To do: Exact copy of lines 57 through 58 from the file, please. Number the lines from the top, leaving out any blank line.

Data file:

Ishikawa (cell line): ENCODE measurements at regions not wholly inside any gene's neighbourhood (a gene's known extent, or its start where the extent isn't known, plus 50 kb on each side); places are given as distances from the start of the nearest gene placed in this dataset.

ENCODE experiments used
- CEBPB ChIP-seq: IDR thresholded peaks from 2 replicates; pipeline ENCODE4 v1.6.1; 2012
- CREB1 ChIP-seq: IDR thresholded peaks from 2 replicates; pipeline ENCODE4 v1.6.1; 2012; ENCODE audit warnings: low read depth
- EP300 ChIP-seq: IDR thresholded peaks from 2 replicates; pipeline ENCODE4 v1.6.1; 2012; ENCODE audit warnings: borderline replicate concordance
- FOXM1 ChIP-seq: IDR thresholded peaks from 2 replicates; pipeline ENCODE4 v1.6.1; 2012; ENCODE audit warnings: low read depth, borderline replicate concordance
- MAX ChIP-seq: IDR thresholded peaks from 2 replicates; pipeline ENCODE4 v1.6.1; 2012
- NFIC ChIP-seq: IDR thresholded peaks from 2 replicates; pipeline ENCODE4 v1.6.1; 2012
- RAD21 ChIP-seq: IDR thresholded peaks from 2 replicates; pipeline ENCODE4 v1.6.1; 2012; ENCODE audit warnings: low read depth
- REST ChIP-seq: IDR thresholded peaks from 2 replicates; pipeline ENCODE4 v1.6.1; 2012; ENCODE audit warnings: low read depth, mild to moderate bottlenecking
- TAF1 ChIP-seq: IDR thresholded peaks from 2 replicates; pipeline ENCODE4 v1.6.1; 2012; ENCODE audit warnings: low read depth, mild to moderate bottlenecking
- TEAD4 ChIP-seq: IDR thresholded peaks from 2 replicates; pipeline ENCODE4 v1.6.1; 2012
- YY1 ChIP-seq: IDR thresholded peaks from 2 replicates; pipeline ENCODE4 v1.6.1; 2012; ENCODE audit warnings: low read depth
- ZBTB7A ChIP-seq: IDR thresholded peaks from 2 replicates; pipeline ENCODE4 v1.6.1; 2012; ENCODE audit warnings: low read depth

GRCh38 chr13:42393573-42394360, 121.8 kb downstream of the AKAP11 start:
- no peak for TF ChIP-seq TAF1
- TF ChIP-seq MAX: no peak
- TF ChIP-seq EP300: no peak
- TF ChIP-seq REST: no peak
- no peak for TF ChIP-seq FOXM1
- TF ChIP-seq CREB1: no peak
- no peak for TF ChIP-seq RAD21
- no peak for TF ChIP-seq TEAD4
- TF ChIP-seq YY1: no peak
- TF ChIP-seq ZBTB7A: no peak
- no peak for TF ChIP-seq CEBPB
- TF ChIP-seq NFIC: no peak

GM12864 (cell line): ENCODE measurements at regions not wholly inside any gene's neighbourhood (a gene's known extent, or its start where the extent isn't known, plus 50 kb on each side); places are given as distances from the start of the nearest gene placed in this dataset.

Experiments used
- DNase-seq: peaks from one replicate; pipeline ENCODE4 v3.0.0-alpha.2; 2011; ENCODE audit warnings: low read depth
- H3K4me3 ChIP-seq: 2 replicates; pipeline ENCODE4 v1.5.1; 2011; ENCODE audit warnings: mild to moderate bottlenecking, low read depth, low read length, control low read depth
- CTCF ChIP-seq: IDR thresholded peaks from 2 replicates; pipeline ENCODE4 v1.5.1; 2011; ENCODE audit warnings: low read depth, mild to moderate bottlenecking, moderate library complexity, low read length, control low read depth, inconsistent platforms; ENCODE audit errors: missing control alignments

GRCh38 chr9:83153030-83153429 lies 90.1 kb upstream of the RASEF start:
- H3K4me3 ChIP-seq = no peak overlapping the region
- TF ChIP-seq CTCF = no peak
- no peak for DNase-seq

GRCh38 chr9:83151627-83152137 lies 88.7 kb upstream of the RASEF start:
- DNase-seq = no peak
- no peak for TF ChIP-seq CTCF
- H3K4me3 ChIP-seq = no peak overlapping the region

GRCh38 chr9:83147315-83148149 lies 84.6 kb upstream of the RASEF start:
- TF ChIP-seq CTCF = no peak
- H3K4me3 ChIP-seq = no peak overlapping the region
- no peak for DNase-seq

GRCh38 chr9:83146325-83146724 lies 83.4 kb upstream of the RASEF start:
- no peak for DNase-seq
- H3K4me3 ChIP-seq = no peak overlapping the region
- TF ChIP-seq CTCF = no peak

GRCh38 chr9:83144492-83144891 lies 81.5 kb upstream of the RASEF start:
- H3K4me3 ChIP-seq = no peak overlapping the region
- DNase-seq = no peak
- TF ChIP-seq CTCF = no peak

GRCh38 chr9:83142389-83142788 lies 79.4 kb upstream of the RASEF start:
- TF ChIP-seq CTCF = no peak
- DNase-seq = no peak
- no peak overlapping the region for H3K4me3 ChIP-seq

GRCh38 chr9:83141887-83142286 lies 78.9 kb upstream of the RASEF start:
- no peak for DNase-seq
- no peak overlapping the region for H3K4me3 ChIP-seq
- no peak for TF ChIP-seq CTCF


GRCh38 chr9:83141887-83142286 lies 78.9 kb upstream of the RASEF start:
- no peak for DNase-seq